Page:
Despite all the problems with maintaining and modernizing its troops in the Kola Peninsula (and the rest of the Russian High North is practically demilitarized), Russia still has a big military advantage over the Arctic neighbors, who happen to be NATO members. Moscow is not immune to the desire to harvest some political dividends from this rare position of power, but every attempt to instrumentalize its military assets has brought nothing but costly complications. The choice for downplaying geopolitical competition remains conditional upon extracting tangible (but, as yet, not that rich) benefits from cooperation. One definite conclusion is that Russia rejects any proposals for cooperating with NATO in the Arctic on whatever incentives might be invented for substantiating the "reset" negotiated at the December 2010 Lisbon summit.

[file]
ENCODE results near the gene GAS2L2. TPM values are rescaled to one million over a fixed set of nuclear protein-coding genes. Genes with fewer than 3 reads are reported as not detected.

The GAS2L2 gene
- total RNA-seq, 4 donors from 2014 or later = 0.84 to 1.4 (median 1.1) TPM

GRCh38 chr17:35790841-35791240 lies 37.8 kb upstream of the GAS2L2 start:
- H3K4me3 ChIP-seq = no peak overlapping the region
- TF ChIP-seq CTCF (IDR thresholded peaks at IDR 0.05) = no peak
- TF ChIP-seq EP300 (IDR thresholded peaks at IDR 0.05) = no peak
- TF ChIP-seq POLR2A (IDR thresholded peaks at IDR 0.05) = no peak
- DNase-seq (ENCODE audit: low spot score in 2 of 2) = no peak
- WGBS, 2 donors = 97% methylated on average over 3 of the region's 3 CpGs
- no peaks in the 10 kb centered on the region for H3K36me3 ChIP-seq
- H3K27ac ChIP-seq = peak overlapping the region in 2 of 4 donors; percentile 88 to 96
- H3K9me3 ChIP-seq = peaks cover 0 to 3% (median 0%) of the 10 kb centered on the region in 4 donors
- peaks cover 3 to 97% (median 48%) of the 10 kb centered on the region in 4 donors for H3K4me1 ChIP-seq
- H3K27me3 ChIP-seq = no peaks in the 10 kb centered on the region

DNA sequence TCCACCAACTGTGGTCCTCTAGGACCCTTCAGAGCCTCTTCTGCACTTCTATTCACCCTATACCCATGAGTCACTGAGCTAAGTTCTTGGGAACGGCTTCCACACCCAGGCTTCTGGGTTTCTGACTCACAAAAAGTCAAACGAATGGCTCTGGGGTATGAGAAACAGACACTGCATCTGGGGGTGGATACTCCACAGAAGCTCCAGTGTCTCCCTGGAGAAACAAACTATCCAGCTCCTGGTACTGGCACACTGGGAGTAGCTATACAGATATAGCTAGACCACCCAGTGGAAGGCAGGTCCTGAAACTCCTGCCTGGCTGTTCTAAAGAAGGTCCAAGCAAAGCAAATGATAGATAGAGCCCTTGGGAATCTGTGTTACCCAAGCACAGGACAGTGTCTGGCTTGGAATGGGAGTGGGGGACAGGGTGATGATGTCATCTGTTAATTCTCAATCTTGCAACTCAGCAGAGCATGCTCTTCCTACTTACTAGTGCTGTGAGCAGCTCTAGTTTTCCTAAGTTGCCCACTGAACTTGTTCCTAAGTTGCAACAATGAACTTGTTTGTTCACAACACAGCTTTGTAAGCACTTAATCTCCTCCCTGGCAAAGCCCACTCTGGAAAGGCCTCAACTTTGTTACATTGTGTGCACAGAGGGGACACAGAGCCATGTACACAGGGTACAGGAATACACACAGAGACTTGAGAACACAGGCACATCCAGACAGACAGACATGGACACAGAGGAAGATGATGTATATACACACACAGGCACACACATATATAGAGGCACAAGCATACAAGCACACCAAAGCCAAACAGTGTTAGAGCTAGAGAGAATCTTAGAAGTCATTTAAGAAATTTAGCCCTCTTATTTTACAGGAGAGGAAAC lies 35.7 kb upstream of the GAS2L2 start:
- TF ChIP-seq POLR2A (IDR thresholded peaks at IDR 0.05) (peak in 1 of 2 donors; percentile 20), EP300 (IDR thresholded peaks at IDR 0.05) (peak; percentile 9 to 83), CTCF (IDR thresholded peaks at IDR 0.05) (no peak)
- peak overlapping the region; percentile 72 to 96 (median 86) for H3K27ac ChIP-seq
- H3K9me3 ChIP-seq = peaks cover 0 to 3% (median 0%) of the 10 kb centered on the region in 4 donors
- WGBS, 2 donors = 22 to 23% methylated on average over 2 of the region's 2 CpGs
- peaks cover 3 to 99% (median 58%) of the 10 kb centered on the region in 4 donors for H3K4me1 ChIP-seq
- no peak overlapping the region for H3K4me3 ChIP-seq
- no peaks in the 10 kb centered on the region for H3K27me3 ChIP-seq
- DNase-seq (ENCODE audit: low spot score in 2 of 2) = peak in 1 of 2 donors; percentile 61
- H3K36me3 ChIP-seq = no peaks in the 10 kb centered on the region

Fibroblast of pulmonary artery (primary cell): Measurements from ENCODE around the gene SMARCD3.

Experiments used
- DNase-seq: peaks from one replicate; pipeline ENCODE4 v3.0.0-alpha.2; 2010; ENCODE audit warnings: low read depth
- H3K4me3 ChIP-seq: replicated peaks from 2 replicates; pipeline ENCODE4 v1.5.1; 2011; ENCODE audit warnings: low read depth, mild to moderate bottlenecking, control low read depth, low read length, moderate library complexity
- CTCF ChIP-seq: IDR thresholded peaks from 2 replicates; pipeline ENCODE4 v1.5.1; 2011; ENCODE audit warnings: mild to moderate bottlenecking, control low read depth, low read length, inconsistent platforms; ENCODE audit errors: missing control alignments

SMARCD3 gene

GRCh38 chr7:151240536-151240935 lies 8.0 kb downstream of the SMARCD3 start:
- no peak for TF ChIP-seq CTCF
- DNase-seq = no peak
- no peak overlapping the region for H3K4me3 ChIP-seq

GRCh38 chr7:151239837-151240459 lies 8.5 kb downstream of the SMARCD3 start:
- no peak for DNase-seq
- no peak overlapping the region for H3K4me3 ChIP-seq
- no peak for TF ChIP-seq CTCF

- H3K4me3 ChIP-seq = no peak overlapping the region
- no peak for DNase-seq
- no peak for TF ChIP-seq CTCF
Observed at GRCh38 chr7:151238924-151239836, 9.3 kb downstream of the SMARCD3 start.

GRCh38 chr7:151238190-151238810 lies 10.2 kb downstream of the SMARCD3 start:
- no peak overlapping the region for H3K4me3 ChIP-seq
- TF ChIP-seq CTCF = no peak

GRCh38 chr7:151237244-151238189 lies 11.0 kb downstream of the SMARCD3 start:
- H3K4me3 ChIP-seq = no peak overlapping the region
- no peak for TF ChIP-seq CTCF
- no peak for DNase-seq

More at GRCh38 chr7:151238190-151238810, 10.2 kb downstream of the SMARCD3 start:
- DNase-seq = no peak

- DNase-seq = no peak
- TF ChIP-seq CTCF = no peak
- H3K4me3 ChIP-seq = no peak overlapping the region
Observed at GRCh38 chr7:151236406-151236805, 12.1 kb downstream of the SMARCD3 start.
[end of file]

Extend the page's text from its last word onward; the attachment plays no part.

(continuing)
Re-Evaluating the Cost-Efficiency of Economic Bonanza

Political passions about laying claims on the Arctic shelf have been driven primarily by the far from noble greed centered on exploiting presumably vast and newly-available natural resources—first of all, hydrocarbons. Russia in this respect is not that different from any mature capitalist "predator." But its appetite for oil and gas originated not in the needs of its own economy, but in the desire to establish control over the maximum possible share of reserves, which would consolidate its status as an "energy super-power."6 These ambitions were severely undercut by the economic crisis of 2008-2009, which momentarily yet severely curtailed the oil price. Its gradual recovery by mid-2011 has not restored the expectation that the demand for, and prices on, energy are set on an upward trajectory. More sober assessments help to dispel illusions about an Arctic treasure-trove, which in fact contains significant reserves of gas (oil is scarce) that require colossal investments for getting on-line. Putin, apparently, clung to such illusions until mid-2010, when he informed scientists at a research station in Yakutia that "According to rough estimates, the reserves discovered to date are worth approximately $5 trillion, including oil, natural gas, coal, gold, and diamonds."7